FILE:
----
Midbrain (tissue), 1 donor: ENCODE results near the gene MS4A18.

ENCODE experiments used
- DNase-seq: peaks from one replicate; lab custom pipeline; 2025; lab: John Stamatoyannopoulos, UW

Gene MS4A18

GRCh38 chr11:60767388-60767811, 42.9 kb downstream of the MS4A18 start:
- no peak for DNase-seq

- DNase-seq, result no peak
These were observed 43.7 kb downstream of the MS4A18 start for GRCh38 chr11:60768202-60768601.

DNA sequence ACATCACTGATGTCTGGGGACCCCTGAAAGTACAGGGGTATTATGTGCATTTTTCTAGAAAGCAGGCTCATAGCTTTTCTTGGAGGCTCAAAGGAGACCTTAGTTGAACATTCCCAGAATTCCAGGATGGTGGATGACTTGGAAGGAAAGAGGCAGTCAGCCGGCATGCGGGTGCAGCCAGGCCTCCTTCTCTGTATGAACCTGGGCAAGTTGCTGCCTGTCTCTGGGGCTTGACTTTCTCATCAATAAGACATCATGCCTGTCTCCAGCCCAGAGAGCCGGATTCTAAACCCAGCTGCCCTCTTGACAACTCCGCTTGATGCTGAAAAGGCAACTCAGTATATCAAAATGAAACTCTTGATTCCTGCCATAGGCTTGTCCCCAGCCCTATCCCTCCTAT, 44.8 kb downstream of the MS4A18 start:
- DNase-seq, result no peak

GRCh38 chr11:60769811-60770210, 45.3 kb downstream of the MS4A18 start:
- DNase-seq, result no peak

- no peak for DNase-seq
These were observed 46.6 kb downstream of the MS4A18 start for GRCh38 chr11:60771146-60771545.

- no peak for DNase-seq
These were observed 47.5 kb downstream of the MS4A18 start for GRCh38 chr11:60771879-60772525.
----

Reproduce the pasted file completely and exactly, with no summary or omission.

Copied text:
Midbrain (tissue), 1 donor: ENCODE results near the gene MS4A18.

ENCODE experiments used
- DNase-seq: peaks from one replicate; lab custom pipeline; 2025; lab: John Stamatoyannopoulos, UW

Gene MS4A18

GRCh38 chr11:60767388-60767811, 42.9 kb downstream of the MS4A18 start:
- no peak for DNase-seq

- DNase-seq, result no peak
These were observed 43.7 kb downstream of the MS4A18 start for GRCh38 chr11:60768202-60768601.

DNA sequence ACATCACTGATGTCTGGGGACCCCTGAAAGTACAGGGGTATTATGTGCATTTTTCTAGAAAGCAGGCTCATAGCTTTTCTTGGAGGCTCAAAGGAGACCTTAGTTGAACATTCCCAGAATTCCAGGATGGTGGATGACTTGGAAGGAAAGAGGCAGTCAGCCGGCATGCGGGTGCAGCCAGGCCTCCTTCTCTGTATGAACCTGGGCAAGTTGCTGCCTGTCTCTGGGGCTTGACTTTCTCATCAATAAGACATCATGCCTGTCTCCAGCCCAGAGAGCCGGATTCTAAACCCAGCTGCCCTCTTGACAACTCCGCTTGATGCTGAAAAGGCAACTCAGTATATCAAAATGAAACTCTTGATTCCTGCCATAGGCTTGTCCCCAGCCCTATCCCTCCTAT, 44.8 kb downstream of the MS4A18 start:
- DNase-seq, result no peak

GRCh38 chr11:60769811-60770210, 45.3 kb downstream of the MS4A18 start:
- DNase-seq, result no peak

- no peak for DNase-seq
These were observed 46.6 kb downstream of the MS4A18 start for GRCh38 chr11:60771146-60771545.

- no peak for DNase-seq
These were observed 47.5 kb downstream of the MS4A18 start for GRCh38 chr11:60771879-60772525.